Friday, June 20, 2008

Taking It To The Max

I've been very interested to read Ezra's posts on Finance Committee chairman Max Baucus, an oft-disappointing Senator who's crucial in reforming health care. Yglesias details how Baucus helped Bush pass his tax cuts for the rich and takes tons of money from health care and insurance interests. I remember Baucus as the only Dem to vote against giving DC a vote in Congress, on the ridiculous grounds that it would dilute Montana's voting power. But Ezra lays out some reasons for optimism that he's taking health care seriously and says in comments:

Baucus is the chair of the relevant committee for health care reform. If you care about the issue, you have to watch him closely, try to figure out what he's doing, and try to figure out what his incentives are and how to shape them.

This is one instance of a big question that I generally don't know how to answer: How do you, as an ordinary citizen, get an influential Senator from another state to do what you want? I know only two ways to push on a Senator -- direct contact through letters and phone calls, and primary challenges. The former only works if you live in the state, and the latter probably isn't feasible in the case of a red-state Democrat who works his evil magic behind closed doors in the Senate, not out in the open on cable TV like that idiot from Connecticut who got kicked out of the party in 2006.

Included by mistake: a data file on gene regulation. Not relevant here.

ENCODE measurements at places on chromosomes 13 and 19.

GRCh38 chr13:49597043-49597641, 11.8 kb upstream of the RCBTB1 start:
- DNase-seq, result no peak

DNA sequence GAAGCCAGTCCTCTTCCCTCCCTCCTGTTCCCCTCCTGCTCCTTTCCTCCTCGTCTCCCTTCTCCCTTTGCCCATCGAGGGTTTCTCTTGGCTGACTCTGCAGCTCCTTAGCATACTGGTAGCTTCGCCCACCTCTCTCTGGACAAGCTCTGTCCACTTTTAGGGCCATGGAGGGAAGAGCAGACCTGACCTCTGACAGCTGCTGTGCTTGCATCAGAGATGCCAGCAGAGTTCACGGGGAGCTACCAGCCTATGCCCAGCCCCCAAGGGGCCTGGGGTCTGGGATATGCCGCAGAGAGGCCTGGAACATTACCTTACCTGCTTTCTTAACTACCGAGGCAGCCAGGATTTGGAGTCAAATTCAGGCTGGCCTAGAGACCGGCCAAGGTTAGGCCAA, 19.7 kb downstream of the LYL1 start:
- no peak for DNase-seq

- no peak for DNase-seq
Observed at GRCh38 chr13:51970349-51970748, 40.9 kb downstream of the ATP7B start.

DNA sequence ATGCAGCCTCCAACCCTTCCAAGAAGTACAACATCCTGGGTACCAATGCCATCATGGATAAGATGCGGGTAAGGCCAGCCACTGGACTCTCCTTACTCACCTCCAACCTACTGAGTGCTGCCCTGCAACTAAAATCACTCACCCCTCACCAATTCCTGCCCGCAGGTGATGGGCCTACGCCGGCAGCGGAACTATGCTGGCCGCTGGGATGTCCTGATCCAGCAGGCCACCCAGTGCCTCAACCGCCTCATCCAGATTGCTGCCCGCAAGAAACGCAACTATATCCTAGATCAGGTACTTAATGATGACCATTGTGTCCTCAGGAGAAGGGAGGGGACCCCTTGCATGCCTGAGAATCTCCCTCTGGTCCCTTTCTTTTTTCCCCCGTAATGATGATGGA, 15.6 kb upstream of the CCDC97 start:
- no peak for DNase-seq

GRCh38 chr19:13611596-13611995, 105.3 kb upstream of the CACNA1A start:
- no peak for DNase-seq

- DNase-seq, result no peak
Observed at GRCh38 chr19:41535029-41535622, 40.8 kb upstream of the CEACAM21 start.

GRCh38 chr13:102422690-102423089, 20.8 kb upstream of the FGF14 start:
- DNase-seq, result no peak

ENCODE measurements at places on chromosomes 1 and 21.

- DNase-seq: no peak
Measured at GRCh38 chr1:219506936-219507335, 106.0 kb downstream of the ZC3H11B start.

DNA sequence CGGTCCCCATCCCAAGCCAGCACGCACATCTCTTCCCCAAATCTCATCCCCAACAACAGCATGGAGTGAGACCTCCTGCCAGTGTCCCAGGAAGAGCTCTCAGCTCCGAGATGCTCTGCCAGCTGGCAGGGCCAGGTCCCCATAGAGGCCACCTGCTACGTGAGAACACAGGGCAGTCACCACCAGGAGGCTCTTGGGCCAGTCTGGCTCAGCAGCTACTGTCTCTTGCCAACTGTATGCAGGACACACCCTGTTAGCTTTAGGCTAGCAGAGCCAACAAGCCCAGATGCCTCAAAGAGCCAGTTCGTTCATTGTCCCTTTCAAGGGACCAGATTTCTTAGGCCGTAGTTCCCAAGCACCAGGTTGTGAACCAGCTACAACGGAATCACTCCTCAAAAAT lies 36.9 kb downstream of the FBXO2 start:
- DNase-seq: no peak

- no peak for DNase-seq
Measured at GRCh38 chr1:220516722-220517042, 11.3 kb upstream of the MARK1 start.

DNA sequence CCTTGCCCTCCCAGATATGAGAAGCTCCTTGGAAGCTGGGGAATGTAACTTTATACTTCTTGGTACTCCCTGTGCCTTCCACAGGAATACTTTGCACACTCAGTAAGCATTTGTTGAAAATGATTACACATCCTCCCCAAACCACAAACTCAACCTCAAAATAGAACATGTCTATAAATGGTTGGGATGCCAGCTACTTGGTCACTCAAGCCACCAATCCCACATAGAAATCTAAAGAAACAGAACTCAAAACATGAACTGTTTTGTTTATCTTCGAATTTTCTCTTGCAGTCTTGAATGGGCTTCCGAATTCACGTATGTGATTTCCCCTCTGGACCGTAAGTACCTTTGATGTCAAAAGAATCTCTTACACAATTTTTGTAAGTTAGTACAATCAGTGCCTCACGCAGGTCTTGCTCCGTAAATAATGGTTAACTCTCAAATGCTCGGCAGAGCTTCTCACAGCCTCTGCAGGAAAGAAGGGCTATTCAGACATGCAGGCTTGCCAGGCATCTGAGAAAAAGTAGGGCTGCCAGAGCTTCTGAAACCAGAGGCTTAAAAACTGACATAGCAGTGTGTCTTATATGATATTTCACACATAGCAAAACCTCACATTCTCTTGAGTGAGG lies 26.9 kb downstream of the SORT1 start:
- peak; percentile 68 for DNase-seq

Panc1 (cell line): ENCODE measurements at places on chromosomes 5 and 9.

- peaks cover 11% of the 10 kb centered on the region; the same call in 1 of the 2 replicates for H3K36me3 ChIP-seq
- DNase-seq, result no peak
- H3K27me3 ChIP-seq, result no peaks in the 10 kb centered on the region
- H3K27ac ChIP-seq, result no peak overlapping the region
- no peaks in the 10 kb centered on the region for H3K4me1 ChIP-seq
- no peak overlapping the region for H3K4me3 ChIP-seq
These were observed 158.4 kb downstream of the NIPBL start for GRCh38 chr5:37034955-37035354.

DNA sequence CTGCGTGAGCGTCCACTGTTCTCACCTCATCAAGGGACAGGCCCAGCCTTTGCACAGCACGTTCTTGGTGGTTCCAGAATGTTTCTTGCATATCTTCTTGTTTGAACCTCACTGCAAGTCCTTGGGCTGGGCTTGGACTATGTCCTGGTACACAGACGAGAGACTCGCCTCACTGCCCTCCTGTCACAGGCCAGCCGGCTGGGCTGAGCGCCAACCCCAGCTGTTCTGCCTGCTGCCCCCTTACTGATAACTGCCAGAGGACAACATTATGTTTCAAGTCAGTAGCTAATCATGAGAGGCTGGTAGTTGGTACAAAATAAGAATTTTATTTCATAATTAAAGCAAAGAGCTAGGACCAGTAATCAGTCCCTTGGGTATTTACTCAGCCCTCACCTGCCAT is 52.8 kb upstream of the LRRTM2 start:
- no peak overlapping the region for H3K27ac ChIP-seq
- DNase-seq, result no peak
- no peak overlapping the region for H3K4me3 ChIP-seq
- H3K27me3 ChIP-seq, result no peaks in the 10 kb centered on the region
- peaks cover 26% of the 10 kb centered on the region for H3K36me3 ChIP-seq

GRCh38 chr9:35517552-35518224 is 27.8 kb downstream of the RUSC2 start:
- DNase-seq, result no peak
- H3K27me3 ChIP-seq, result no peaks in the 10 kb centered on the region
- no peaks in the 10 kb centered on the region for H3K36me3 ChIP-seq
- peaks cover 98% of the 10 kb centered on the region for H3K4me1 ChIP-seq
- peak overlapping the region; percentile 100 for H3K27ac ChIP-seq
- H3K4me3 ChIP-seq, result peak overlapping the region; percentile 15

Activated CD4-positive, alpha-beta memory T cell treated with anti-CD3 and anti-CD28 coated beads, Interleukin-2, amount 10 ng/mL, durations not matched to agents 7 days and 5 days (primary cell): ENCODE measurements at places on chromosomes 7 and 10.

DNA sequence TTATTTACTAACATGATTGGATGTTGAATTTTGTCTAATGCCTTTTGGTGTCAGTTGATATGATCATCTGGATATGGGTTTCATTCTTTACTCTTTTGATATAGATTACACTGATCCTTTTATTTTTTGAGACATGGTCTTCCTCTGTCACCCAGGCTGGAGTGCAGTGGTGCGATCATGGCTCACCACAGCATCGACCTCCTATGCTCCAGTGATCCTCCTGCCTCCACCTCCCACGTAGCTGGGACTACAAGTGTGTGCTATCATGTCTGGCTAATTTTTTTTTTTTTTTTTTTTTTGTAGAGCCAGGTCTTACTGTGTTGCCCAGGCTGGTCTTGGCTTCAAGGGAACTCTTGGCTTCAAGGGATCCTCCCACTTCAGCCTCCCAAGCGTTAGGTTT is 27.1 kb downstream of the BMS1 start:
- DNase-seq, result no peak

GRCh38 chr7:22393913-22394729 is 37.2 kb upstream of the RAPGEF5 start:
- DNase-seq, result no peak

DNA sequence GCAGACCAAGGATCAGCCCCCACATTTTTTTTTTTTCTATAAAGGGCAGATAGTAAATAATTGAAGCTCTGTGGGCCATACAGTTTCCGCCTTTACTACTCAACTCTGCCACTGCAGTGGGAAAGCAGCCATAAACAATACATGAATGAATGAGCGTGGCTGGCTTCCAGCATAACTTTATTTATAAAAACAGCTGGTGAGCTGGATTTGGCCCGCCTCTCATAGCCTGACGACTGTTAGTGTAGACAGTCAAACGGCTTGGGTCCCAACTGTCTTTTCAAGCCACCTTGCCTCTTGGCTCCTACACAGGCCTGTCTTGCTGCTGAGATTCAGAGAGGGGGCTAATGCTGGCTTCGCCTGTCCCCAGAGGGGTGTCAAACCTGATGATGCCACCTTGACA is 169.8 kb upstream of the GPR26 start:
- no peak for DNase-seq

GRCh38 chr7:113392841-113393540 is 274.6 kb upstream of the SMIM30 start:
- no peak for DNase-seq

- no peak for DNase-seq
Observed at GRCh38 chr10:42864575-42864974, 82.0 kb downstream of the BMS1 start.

All that comes to mind is buying BlogAds on Left in the West to explain to our Montana progressive brethren that the fate of American health care is on their shoulders, and we'll buy them all the beer they want if they organize really good letter-writing campaigns. Is that the appropriate move here?

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